Is rocking your baby a bad habit?
By Camilla Ejsing, Child Occupational Therapist with +5 years of experience in young children's sensorimotor development. June 2020/@boerneergoen
Cradling your small child... to make him calm down and maybe even sleep, is often something I hear mentioned by others as "a bad habit". Here I will give my opinion on why, in my professional opinion, letting a baby sleep in a sling cradle that moves, carrying them in a swaddle while walking around or sitting and rocking a ball is not " a bad habit", but a method to help calm the nervous system of the young child, which even supports their further development.
Life outside the womb is a big upheaval for a baby's nervous system. The senses have all developed through fetal life and have been used extensively in the shielded environment where gravity was not a factor through kicks, buckets, mouthfuls of amniotic fluid, sounds, etc. However, a single sense only gets the opportunity to really develop when the baby is born, namely the sight. Baby is born into a world where there are suddenly a lot of visual impressions and the force of gravity to relate to and learn from.
The many new impressions are a drastic change
When a baby needs to find peace to close its eyes and sleep, it may be appropriate to create an environment reminiscent of life in the womb. In there, there were few visual stimuli, babies were closely surrounded by the amniotic sac they were in and were often also lulled to sleep through the rocking movements that occurred in the amniotic fluid when the mother moved around. Many of us who have experienced pregnancy have probably also experienced that the baby is completely calm and sleeps most of the day while we move around. When we lie quietly on the sofa or in our bed at night, baby wakes up and becomes extra active in there.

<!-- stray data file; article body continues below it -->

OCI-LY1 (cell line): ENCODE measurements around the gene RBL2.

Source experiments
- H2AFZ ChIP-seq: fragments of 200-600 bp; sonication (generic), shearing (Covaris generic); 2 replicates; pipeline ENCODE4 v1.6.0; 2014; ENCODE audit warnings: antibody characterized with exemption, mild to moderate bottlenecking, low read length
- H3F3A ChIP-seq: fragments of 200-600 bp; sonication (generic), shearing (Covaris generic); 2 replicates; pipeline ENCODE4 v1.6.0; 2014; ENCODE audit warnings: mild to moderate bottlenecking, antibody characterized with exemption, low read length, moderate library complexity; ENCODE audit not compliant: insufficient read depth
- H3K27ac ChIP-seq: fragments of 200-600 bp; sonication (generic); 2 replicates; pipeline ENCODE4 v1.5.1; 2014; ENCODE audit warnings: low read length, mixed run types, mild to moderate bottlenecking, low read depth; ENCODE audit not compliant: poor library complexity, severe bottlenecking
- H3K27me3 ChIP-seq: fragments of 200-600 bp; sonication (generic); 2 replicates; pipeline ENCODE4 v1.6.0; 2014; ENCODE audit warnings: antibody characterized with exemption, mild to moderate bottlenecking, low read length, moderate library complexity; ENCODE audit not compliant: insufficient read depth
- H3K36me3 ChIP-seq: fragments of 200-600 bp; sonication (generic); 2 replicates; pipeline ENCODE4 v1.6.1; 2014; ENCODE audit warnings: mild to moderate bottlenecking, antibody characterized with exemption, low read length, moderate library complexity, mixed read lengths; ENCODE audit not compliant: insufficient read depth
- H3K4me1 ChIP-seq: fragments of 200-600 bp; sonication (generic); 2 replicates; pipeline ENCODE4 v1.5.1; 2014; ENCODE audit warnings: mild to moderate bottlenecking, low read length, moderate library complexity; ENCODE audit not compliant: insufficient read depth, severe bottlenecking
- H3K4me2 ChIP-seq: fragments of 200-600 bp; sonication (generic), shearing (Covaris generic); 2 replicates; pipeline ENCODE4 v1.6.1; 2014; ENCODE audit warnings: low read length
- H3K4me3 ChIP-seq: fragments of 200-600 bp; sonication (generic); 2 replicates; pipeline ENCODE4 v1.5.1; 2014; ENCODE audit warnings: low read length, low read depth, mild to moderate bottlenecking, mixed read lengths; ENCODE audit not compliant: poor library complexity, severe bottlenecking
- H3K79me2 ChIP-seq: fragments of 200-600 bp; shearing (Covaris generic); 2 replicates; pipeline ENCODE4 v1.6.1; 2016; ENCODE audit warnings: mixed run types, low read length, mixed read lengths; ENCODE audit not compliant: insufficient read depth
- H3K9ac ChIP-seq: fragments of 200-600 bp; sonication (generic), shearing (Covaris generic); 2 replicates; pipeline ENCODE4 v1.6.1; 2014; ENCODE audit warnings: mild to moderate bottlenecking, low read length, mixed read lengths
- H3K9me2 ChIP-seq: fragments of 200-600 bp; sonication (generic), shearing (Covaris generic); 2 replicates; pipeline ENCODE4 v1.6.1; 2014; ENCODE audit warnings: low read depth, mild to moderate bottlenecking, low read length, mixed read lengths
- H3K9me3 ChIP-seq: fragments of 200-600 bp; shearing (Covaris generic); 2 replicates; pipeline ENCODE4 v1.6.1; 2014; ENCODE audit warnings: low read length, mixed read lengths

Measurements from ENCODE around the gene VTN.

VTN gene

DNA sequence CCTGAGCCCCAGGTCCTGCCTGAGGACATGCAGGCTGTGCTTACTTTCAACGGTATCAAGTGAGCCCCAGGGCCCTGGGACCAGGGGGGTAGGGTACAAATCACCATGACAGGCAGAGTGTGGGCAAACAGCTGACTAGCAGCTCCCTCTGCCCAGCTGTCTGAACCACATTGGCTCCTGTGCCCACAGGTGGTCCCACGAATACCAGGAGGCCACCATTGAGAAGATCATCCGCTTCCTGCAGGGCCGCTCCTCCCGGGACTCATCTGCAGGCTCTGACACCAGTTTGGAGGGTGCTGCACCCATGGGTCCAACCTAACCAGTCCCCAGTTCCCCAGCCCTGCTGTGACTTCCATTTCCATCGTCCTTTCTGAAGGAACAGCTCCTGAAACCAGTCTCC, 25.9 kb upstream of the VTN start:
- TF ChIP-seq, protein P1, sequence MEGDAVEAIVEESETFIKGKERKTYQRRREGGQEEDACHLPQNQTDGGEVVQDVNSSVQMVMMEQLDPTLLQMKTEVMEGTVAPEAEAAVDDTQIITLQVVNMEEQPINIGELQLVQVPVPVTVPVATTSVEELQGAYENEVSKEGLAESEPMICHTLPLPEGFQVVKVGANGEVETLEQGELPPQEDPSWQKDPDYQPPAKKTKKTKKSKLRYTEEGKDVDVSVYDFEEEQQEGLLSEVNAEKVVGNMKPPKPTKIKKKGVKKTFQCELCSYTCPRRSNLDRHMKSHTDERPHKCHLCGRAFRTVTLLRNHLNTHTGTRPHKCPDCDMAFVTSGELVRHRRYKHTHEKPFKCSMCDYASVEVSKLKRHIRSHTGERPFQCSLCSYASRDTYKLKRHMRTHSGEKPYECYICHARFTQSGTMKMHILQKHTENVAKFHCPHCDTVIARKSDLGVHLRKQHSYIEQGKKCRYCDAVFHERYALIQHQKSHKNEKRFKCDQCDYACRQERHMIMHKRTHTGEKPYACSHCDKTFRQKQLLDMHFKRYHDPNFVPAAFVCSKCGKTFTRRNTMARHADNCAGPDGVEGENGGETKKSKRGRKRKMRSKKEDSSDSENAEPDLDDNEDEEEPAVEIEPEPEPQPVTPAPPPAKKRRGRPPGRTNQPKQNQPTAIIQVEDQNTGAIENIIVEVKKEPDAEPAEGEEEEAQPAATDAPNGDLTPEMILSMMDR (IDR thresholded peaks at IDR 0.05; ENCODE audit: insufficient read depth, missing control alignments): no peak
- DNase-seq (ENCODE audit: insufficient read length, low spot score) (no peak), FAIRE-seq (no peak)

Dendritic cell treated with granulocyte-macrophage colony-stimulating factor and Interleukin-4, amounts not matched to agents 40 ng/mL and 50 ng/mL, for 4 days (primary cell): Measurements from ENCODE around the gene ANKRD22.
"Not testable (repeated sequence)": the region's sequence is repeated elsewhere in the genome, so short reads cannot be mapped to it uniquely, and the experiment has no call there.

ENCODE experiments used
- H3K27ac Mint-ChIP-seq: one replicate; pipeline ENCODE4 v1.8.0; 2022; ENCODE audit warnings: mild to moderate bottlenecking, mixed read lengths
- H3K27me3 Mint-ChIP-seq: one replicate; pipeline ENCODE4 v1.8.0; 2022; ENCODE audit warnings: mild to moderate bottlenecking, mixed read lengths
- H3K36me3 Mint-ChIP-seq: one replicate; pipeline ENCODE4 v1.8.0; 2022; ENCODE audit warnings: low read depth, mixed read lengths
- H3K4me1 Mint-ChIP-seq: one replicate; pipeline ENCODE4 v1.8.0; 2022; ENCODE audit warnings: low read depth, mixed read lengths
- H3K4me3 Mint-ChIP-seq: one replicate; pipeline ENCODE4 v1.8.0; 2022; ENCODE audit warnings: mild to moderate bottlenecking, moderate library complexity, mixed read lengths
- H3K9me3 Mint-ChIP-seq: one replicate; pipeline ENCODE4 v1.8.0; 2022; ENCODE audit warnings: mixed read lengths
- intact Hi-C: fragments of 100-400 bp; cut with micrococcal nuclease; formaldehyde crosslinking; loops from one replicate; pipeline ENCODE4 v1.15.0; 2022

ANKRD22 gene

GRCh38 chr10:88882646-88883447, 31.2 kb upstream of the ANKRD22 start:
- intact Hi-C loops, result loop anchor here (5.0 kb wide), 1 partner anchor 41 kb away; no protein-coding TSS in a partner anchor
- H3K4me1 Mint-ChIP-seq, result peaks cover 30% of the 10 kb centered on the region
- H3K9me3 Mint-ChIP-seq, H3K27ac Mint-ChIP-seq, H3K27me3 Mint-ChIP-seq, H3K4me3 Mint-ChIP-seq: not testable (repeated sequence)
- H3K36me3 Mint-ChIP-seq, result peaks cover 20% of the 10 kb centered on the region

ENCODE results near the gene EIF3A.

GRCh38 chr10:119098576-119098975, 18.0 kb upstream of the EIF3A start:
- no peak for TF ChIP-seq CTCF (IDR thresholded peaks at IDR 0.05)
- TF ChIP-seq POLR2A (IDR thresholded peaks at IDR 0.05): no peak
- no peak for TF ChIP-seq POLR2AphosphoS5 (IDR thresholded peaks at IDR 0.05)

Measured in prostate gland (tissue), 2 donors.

When an infant cries, it is fortunate that we adults almost always quite intuitively take the little infant up to us, embrace it and start rocking it, most often in a fixed rhythm, at 80-120x per minute, while humming or sings in a gentle voice. We instinctively know that sensory stimuli such as rocking up and down, which affect the archways in the inner ear, can help calm the nervous system . One hypothesis for why we seek the rhythm of 80-120x per minute is to teach the small body's nervous system to find and stay in one of the most important rhythms when we are at rest, namely the resting heart rate. Small children have a significantly higher resting heart rate than adults.
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